"Themes: “Things you can't avoid” (n = 14) depicted multiple iterations on the saying that “the two things you can't avoid are death and taxes.” For example, one cartoon showed the Grim Reaper and an IRS tax man crouched at the starting line of a race. Another depicted the devil meeting with a politician with the caption, “Congressman, our people would look upon it favorably if you were to oppose any additional sin taxes” (from 1994; Mankoff, 2006, p. 23). The grouping also involved aspects relating tempest fugit (Latin for “time flies”). “Wills” (n = 14) peaked in 1991, the year after the passage of the Patient Self-Determination Act of 1990 (which is an ammendment of the Omnibus Budget Reconciliation Act of 1990 [OBRA 90] combined depictions of Advance Health Directives, such as living wills, and also involved aspects of greed relating to insurance claims. “Bad News” (n = 17) depicted informing loved ones of a recently deceased individual or letting people know that they were terminally ill; for example, an egg (carrying a purse) walks into a busy emergency room. The doctor says, “You might want to sit down, Mrs. Dumpty” (from 1993; Mankoff, 2006, p. 278). “Things That Will Kill You” (n = 20) depicted activities that could affect life expectancy, including diets, alcohol and tobacco, and exercise. The grouping also included hobbies and examples of human traits (e.g., A cat lies on the autopsy table. Cause of death? Curiosity). “Assisted Suicide” (n = 23) peaked between 1997 and 1998 and included all cartoons relating to Jack Kevorkian and the debate about self-determination and the right to die. One shows a Boy Scout helping an old woman across the street with the caption “I also do suicides” (from 1998; Mankoff, 2006, p. 310). Another shows an elderly couple buying gas with the caption, “Yes, Oregon's lovely, but we're just here for the suicide” (from 1998; Mankoff, 2006,p. 163). Lastly, a doctor is fielding phone calls in his office; the caption is, “Before we try assisted suicide, Mrs. Rose, let's give the aspirin a chance” (from 1997; Mankoff, 2006. p. 647). “Personification of Death” (n = 38) included a subtheme of “Bargaining with Death.” The main theme included representations of death with human attributes, such as the Grim Reaper. Examples are the Grim Reaper sitting in a bar talking to another man; the caption reads, “Sometimes I give myself the creeps” (from 2005; Mankoff, 2006. p. 28). The subtheme involved people negotiating for more time to live. Many of the cartoons in this theme show the Grim Reaper standing at someone's door as he or she tries to negotiate his or her way out of dying. For example, one such caption read, “Couldn't I do a couple of hundred hours of community service instead?” (from 1990; Mankoff, 2006. p. 46). This can be seen as the legacy of death (Elgee, 2003), that we are all its slaves. “Punishment” (n = 55) included the subtheme of “Aggression.” Cartoons placed under the main category contained aspects related to suffering, such as people in Hell agonizing over pain. Many themes related to Hell included lawyers and writers. One cartoon shows people entering Hell with a sign by the entrance that reads, “Authors must be with their agents!” (from 1991; Mankoff, 2006. p. 736). The subtheme included depictions of murder, suicide, and domestic violence resulting in death. One shows movers moving a piano, a man dead on the floor, and a woman saying “I liked it better on top of my husband” (from 1995; Mankoff, 2006. p. 347). “Finality” (n = 58) peaked during the period 1994–2000 and encompassed cartoons related to the final moments of life, including last words, actions, and confessions. Many of these cartoons show deathbed scenes where the family is gathered (typically with clergy present) and final thoughts are shared. For example, captions associated with this picture include, “Promise me, son, that you'll never have anything to do with publishing” (from 1996; Mankoff, 2006, p. 368) and “And don't go auctioning off my stuff” (from 1996; Mankoff, 2006, p. 157). “Meaning of Life and Death” (n = 60) included a subtheme of the “Triviality of Life or Death.” Cartoons placed under the main theme contained depictions of philosophical statements, the circle of life, and an acceptance of death. One cartoon shows a man working on his computer and talking to his wife. He says, “If we take a late retirement and an early death, we'll just squeak by” (from 2003; Mankoff, 2006, p. 459). Cartoons placed under the subtheme made light of deadly situations and included inconsistent statements and actions. For example, two doctors stand at a dying man's bedside as one doctor says to the man, “So, could we have all your stuff after you die?” with the caption “Doctors without Boundaries” (from 2003; Mankoff, 2006, p. 321). Another shows a man in hospital admissions and the clerk says “Fill out this tag and attach it to your big toe” (from 2001; Mankoff, 2006, p. 544). “Memorialization” (n = 128) included a subtheme of “Funerals.” The main theme involved cartoons depicting tombstones, the scattering of ashes, and obituaries, whereas the subtheme included graveyard humor and funeral gatherings; for example, two tattooed and pierced men with Mohawks are looking into a casket and visible at the head of the casket is a spiky Mohawk and the caption reads, “You've got to admit, he looks good” (from 1994; Mankoff, 2006, p. 364). “Afterlife” (n = 206) included three subthemes: “Judgment,” “Postdeath,” and “Taking It with You.” The main theme involved cartoons relating to Heaven—such as one showing two people in heaven wearing black robes, wings, and sunglasses talking to an angel in white; the caption: “We're from Manhattan” (from 2001; Mankoff, 2006, p. 396). The subtheme of “Judgment” contained depictions of entry into heaven or initiation into hell. All of these cartoons depicted either St. Peter at the gates of heaven or the devil at the gates of hell. One shows a man at the gates of hell standing at a podium with the devil and the devil is saying, “And, if you don't have an attorney, we have millions of them” (from 2003; Mankoff, 2006, p. 11). Another shows a man being greeted at the gates of heaven with St. Peter saying, “I'd like to congratulate you on dying with dignity” (from 1997; Mankoff, 2006, p. 446). The subtheme of “Postdeath” included representations of human life carried into the afterlife. For example, a group of angels are talking and one says, “Does anyone else's robe say ‘Hyatt’?” (from 2005; Mankoff, 2006, p. 636). Cartoons representing the theme “Taking It with You” involved earthly pleasures and objects in relation to life after death. One cartoon shows a man on his deathbed with the caption, “True, I can't take it with me, but I can take the access codes to it” (from 1998; Mankoff, 2006, p. 418)."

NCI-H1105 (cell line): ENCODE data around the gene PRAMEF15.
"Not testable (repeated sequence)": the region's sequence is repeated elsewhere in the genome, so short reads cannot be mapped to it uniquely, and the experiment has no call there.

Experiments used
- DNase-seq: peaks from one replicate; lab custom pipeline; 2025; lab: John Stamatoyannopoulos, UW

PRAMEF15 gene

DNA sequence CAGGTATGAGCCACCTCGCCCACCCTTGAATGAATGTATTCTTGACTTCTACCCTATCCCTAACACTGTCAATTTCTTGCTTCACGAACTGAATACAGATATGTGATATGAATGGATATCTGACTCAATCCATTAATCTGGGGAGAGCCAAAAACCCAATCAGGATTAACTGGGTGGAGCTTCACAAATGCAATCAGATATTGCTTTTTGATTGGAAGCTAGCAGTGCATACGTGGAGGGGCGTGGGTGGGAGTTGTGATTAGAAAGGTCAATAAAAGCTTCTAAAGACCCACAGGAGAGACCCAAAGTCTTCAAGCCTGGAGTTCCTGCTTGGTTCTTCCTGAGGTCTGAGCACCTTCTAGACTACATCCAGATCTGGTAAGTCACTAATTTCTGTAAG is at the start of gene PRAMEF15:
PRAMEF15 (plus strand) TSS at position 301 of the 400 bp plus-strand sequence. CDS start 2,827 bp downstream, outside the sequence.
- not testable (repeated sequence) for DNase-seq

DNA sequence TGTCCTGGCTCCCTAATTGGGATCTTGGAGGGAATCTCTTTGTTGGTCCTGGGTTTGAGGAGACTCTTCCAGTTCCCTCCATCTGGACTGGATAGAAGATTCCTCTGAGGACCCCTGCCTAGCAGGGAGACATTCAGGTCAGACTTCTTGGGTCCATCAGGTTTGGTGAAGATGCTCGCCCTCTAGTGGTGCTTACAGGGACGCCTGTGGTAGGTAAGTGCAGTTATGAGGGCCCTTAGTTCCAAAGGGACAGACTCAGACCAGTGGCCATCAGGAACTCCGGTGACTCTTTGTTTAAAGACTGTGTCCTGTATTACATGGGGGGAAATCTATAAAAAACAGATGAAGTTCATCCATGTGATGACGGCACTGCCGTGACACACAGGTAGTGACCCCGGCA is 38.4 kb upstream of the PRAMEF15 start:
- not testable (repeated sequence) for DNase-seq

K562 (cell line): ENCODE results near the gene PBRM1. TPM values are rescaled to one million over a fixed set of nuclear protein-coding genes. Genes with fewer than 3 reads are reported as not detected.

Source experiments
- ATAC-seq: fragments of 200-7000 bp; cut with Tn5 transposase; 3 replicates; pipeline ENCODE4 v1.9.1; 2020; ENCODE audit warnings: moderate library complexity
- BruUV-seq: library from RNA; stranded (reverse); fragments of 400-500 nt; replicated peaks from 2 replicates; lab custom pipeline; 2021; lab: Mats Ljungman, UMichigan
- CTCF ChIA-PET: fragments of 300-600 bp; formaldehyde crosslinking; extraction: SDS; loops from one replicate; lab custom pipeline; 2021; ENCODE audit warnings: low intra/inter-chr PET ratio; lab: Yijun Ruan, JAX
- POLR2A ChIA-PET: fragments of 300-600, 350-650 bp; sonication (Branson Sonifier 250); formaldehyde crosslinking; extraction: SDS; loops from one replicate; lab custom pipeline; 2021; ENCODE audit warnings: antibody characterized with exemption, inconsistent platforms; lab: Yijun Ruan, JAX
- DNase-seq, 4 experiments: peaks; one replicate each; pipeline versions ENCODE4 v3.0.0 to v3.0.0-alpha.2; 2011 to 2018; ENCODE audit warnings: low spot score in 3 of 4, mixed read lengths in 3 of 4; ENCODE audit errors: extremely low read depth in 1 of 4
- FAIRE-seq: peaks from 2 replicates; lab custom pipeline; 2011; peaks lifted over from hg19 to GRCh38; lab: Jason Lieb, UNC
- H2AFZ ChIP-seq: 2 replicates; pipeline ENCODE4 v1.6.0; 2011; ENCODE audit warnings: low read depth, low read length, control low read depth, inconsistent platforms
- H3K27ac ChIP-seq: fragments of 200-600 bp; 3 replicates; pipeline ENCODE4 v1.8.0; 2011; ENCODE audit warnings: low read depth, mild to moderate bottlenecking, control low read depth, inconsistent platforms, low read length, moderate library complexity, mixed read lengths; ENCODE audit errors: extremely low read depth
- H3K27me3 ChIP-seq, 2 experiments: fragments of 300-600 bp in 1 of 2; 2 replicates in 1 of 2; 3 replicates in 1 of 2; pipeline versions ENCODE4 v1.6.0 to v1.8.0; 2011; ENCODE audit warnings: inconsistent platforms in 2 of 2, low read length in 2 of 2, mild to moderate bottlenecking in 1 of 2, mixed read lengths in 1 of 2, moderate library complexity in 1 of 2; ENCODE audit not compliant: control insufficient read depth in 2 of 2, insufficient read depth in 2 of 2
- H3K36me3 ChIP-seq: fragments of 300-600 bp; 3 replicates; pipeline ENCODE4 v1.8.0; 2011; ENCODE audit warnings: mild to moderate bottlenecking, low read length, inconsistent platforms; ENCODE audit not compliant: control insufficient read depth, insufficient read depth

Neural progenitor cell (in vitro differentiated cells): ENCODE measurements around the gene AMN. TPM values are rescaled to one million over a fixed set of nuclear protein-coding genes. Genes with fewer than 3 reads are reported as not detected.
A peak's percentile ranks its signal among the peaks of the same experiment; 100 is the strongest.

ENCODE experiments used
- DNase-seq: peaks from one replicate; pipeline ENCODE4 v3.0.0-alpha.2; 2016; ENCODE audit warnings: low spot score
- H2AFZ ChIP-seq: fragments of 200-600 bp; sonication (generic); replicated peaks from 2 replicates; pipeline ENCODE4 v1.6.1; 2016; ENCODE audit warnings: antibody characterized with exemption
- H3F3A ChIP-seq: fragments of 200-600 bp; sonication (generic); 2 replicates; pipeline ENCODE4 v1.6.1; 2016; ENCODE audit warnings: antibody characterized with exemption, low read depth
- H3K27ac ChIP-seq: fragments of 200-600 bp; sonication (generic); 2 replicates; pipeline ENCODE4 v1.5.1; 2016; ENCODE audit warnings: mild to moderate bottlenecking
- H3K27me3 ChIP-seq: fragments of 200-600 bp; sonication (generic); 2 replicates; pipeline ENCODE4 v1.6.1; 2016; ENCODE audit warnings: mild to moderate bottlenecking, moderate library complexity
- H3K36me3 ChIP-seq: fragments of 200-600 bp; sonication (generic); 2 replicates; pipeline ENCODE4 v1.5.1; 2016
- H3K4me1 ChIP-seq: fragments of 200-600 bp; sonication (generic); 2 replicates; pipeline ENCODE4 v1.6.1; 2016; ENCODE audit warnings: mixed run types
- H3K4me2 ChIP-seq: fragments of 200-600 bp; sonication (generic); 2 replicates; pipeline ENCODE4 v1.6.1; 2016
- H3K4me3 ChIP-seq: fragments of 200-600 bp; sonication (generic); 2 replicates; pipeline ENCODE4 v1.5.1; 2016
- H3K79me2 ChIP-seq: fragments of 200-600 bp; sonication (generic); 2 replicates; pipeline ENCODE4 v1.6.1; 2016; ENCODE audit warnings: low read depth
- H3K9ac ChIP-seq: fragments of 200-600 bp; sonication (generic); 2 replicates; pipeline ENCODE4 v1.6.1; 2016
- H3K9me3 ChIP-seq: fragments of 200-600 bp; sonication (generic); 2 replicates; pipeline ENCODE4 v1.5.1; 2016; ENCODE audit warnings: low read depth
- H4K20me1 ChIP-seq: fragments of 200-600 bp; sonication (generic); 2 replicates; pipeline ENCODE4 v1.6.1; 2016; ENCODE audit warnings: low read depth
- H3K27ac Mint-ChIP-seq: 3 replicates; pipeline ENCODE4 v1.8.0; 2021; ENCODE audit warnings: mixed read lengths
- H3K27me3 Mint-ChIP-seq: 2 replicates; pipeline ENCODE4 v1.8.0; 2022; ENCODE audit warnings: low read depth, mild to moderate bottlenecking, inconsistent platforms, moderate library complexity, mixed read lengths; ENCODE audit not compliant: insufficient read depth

Image: The New Yorker
Related content: Discoblog: NCBI ROFL: "Old people are useless": representations of aging on the Simpsons.
WTF is NCBI ROFL? Read our FAQ